Plagiarizing data is far more serious offense than using a generic introduction sentence along the lines of (example): "High-temperature superconductivity is a holy grail of condensed matter physics." And taking this sentence and changing it around to "A holy grail of condensed matter physics is high-temperature superconductivity" technically no longer makes it a plagiarism - but it is still lazy writing. On the other hand, probably not much harm done to science either way.

Plagiarizing stuff for literary works (fiction or non-fiction - e.g. biography) is more serious offense than copying or closely following the sentence structure of introduction for a research paper.

Something that happened to me is when I shared my data analysis code (I spent many months writing) with a colleague who never acknowledged it in the paper. It's a slippery slope, because small parts of code probably don't warrant acknowledgment, but in this case I felt it should have been acknowledged, as my code was 95% of analysis. I would say these examples are more serious than copying a sentence for your paper from a review article.

Of course students writing a report where writing part is crucial part of the exercise (Doug's example) is also different from numerous lab reports where copying a sentence from a lab manual about some piece of equipment is something I wouldn't be too worried about too much, as long as the crucial part is data collection and error analysis.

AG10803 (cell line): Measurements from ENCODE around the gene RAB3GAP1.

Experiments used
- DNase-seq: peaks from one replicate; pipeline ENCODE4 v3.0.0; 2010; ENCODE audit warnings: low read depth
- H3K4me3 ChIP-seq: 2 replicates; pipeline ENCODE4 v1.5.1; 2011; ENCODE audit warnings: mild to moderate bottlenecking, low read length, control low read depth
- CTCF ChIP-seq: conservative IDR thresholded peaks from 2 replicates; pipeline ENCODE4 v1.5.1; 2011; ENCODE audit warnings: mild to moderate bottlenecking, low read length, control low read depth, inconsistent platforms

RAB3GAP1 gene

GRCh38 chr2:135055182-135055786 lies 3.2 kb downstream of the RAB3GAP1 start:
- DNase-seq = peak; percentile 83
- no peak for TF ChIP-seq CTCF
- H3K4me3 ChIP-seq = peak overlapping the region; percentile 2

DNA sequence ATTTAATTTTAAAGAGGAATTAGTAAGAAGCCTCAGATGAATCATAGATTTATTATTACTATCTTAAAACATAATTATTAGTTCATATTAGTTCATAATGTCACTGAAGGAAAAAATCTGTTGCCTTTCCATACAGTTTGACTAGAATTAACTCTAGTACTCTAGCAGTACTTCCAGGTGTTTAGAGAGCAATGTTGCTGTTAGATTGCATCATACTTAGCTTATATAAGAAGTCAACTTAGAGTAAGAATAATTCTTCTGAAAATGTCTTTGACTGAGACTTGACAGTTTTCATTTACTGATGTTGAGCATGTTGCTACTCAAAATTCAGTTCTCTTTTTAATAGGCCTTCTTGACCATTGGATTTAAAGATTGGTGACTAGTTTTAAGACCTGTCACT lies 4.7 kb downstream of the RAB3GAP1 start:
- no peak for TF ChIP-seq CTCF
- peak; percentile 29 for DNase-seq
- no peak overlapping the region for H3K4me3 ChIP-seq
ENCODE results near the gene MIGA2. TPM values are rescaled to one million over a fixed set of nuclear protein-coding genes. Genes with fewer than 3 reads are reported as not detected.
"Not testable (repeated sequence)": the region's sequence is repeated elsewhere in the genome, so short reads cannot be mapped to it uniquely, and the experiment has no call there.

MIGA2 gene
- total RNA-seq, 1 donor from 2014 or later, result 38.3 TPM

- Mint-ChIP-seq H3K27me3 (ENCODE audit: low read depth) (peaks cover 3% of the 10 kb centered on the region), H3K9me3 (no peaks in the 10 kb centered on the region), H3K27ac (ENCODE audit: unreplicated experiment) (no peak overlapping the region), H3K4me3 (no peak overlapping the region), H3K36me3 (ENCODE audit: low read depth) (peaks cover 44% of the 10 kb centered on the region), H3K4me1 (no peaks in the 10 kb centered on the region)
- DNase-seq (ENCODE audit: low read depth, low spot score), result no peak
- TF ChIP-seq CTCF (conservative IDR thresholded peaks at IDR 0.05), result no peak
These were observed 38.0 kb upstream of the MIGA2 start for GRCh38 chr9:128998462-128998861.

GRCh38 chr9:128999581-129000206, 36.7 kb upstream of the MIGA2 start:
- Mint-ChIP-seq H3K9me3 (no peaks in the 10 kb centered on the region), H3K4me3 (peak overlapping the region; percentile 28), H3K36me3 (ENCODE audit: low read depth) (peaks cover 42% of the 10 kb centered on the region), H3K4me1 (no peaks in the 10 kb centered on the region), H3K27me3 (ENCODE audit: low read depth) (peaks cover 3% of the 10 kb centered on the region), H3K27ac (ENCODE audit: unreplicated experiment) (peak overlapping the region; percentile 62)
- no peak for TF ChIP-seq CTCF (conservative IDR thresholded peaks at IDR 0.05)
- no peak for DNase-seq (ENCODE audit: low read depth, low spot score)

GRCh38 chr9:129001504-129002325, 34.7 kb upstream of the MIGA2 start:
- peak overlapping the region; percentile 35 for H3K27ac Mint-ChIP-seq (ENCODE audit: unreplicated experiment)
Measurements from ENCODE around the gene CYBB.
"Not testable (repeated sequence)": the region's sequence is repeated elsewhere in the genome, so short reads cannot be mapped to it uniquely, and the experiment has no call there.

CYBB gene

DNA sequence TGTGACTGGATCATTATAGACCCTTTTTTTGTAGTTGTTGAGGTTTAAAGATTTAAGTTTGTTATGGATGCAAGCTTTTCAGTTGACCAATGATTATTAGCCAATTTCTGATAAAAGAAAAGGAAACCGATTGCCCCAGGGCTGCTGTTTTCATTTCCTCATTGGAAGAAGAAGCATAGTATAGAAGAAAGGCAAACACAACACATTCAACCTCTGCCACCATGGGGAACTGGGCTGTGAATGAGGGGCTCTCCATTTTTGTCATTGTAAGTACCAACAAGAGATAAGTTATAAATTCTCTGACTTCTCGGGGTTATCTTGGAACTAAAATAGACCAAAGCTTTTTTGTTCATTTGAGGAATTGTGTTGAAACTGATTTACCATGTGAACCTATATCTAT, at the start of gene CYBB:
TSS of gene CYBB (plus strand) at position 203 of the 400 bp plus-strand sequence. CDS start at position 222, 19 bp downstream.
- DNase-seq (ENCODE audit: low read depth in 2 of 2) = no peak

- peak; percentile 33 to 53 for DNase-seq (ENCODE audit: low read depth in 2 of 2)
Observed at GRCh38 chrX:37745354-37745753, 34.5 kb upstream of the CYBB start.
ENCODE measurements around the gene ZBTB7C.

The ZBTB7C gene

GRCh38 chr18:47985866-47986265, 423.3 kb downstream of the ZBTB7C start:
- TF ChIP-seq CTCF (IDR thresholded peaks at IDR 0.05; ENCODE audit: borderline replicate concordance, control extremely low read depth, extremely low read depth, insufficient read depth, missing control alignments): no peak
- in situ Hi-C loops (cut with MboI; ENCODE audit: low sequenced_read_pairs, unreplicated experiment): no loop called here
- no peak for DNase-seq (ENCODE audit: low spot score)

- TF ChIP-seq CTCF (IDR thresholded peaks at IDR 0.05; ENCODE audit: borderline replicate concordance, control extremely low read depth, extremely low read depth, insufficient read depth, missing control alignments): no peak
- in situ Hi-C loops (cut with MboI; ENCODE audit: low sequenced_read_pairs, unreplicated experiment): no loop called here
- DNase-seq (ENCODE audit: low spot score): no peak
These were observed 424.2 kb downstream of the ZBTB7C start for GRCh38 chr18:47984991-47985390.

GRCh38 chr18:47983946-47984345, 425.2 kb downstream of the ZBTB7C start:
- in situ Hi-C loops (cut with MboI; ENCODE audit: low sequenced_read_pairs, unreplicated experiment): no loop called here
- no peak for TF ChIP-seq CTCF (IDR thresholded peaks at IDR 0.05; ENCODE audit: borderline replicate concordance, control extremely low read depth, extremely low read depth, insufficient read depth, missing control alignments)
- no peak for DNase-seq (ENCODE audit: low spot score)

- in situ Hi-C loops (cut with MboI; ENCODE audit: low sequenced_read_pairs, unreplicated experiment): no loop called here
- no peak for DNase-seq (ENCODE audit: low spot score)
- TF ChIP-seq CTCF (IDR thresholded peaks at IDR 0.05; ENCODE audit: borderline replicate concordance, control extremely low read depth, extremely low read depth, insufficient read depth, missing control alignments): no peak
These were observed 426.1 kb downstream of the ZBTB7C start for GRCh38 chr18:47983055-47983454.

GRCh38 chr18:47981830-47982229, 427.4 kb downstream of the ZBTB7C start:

okham said...

IP,

that is exactly what I was trying to say, but you said it much better... in fact, I can see some major plagiarism of your comment in my not-so-distant future :-)

Doug Natelson said...

Thanks for the comments. Clearly there are matters of degree. Still, IP and Okham, you agree that cribbing whole sentences without attribution is wrong, yes? How would you react if you found out that your own students were doing this in your scientific papers? Even if it was "just" text, not actually stealing or faking data?

Incoherent Ponderer said...

Oh yea, it IS wrong - and especially if the report was aimed at developing writing skills.

If my student wrote an introduction to the paper that was vaguely based on some other work (say, a review paper) - that is if the student made the same general points (along the lines of "X is important because of A, B and C"), but paraphrasing, I think this is perfectly fine. If a sentence or two looked too similar, I would ask them re-phrase it - obviously cut-and-paste is not Ok. But if they plagiarized data, I would throw a major shit-storm.

Another grey area is presentation slides - I see a lot of slides that I *know* for a fact were "stolen" from other people, but no attribution is given. Some of these are generic enough, but still. A lot of senior people do it too, not just students.

okham said...